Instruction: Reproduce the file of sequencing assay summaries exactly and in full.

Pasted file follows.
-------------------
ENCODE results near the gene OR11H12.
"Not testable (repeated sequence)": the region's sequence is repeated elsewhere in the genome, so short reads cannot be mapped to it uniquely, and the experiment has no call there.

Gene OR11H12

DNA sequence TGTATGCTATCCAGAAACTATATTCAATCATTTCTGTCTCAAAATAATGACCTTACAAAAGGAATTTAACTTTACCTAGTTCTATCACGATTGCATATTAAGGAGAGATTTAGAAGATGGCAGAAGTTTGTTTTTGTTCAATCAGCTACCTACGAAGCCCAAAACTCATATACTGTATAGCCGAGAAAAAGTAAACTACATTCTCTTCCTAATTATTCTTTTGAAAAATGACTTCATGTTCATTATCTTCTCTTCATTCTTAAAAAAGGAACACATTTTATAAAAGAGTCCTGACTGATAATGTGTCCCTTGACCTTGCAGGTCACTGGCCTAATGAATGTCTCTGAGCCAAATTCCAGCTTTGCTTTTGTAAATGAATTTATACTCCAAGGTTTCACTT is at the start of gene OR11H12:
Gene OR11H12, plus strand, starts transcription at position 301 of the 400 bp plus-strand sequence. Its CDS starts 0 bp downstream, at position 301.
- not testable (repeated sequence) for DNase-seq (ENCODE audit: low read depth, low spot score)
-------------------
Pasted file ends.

ENCODE results near the gene OR11H12.
"Not testable (repeated sequence)": the region's sequence is repeated elsewhere in the genome, so short reads cannot be mapped to it uniquely, and the experiment has no call there.

Gene OR11H12

DNA sequence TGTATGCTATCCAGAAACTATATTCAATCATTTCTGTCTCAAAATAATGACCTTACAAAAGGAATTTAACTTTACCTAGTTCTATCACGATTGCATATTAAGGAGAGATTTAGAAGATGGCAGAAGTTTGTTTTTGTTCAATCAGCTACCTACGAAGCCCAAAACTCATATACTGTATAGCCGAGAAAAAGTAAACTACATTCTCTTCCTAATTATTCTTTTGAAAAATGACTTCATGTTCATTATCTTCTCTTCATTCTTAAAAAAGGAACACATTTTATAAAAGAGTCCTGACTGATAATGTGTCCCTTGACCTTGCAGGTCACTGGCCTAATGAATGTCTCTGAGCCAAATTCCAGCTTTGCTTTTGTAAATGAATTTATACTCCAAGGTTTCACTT is at the start of gene OR11H12:
Gene OR11H12, plus strand, starts transcription at position 301 of the 400 bp plus-strand sequence. Its CDS starts 0 bp downstream, at position 301.
- not testable (repeated sequence) for DNase-seq (ENCODE audit: low read depth, low spot score)